Y's Bike Shop

macks

Warming-Up
Nov 8, 2009
2
0
0
Shinagawa
#1
Hajimemashite!

A bit new to this cycling thing. Have been riding a mamachan bike for roughly a year now, but a friend was willing to sell me some parts of her fixed gear bike..

I looked through the boards extensively, and I know many of you recommend assembling it yourself, but i don't think i'm anywhere capable of that at the moment...

Many people recommended Y's Bike Shops.. I'm thinking of going to the one in Akasaka? Has anyone been? And do you know if they selll parts only or do they also assemble/tune up bikes as well?

Look forward to chatting with you guys more!
 

GSAstuto

Maximum Pace
Oct 11, 2009
945
242
103
tokyo
www.roadfixie.com
#2
Cheapie Fixe Help

I'd be happy to help. I'm currently riding a fixed gear based on junk parts and am a pretty decent mechanic with a few tools here. Japan is a wonderland of parts - especially for the DIY'er. The only key thing is finding a frame with horizontal dropouts - or luckily a gear match that will give you close enough chain length on vertical drops. Otherwise you gotta get an eccentric hub (expensive, ouch).

I reckon total budget --

1) Cheap / heavy steel (is real) frame. Older Japanese double butted frames are fine and you often find a whole bike for less than 5000yen on Yahoo auction. Try to find one that at least has 700c wheels as well.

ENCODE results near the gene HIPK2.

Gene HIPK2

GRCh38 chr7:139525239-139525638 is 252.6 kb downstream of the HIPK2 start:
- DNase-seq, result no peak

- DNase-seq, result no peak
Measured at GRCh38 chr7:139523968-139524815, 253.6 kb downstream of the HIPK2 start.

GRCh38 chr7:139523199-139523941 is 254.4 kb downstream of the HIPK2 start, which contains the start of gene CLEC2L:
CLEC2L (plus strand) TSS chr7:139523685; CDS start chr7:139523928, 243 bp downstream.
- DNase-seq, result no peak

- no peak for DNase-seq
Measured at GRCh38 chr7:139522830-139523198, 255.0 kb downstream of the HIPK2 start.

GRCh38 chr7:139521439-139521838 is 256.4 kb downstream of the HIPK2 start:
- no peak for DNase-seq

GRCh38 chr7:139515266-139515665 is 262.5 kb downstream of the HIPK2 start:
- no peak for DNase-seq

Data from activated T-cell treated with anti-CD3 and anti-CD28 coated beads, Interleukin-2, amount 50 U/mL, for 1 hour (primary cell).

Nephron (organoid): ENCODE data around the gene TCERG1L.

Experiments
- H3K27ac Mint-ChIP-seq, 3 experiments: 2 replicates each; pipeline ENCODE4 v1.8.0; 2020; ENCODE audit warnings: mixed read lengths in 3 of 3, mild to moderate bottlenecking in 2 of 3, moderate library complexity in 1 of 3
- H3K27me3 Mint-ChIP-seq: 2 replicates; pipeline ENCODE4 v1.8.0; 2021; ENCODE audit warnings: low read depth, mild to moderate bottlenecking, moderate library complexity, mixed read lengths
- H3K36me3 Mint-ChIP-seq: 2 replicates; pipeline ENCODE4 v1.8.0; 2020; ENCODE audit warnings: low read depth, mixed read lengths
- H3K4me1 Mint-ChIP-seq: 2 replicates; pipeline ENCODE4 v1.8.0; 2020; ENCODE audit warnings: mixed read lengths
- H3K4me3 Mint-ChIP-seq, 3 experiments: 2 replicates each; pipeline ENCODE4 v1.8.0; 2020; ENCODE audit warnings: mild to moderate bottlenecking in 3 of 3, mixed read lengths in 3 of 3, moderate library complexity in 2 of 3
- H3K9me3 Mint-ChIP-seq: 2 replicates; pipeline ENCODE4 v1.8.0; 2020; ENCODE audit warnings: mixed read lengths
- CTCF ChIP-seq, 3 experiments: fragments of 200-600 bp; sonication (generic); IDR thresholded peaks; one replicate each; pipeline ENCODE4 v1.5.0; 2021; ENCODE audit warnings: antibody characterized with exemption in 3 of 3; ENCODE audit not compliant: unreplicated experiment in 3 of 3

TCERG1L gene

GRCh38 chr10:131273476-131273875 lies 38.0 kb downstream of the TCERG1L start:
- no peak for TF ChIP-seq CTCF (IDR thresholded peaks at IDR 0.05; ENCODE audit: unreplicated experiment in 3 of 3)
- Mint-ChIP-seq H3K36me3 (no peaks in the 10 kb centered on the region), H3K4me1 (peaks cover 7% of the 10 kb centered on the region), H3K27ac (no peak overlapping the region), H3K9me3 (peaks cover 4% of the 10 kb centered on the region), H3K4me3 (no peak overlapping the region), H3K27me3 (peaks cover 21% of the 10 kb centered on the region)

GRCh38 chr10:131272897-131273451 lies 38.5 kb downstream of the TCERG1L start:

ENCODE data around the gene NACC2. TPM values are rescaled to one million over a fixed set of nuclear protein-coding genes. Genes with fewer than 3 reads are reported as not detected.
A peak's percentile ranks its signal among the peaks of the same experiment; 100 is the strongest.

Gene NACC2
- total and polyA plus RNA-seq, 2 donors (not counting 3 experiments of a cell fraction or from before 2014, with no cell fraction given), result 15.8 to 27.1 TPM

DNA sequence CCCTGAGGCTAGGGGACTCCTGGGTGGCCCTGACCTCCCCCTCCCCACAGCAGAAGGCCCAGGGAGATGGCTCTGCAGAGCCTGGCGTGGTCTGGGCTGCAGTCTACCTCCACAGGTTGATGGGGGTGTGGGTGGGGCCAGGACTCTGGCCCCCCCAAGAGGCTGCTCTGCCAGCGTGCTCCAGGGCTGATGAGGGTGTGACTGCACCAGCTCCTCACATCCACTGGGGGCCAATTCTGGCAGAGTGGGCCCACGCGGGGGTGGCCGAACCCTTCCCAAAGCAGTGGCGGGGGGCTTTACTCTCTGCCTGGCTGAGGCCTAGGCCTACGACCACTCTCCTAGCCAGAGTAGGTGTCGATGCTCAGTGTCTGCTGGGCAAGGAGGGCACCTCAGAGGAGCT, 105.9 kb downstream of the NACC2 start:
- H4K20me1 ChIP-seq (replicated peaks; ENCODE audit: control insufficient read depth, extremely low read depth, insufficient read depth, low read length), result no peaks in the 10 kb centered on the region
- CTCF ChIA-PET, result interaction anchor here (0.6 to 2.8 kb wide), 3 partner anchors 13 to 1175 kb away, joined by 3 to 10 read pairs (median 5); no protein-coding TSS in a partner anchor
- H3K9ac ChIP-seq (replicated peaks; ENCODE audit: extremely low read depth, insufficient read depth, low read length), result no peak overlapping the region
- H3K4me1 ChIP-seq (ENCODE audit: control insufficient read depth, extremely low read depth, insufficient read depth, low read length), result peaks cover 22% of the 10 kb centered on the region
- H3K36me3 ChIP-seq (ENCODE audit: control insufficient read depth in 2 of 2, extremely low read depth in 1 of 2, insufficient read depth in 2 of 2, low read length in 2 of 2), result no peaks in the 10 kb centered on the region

2) Strip EVERYTHING off the bike. You may wanna keep the front brake. About 2 beers.

3) If ur really cheap (like me) just get a fixed gear rear cog (14-16) and cross thread it onto your standard (non cartridge) hub. Prepare with Locktite cleaner and prep and then use Locktite Red liberally. About 2000yen

4) 1 Chain - or reuse what came with the bike. About 1000yen for sedisport.

5) You can find real fixie wheels by the dozens on Yahoo auct if you dont want the cheapie route. This will also give you generally a swappable hub . Again you'll want a frame with horizontral drop outs to take advantage more easily.

This makes a great winter / city trainer and will likely cost less than 10,000yen total. Weight, etc , really doesnt matter. Just get a frame that fits.

Ideal chain size depends on what works with your bike and you. I'm currently quite happy with a 42-16. Most common cranksets come with a 42 chain ring - so nothing to do on the front end as well.
 

macks

Warming-Up
Nov 8, 2009
2
0
0
Shinagawa
#3
thanks for the reply.

I have everything for the bike (I believe!) except for a saddle and wheels. Does anyone know how much assembling a road bike costs at Y's? The other places recommended were a bit too expensive for me..
 

GSAstuto

Maximum Pace
Oct 11, 2009
945
242
103
tokyo
www.roadfixie.com
#4
Bike Assembly

If you already have the bottom bracket and headset assembled, then it should be a breeze. Not much else is there that you can't do with a set of allens and a 15mm crank wrench. If you were around Shinjuku, I'd do it for a few beers.

The really only critical parts of assembly are reaming, aligning and when necessary, threading the BB and headset. Generally you need nice tools for this. The rest requires less than $50 worth of tools. Chain splitter, cable cutter, various allens and thin wrenches , etc.

Fixed gear has even fewer bits and pieces, so really, you should be able to knock it together without any serious difficulties.

This is a cool video - btw -- http://www.fixedgeargallery.com/columns/bobgarage/indexb.htm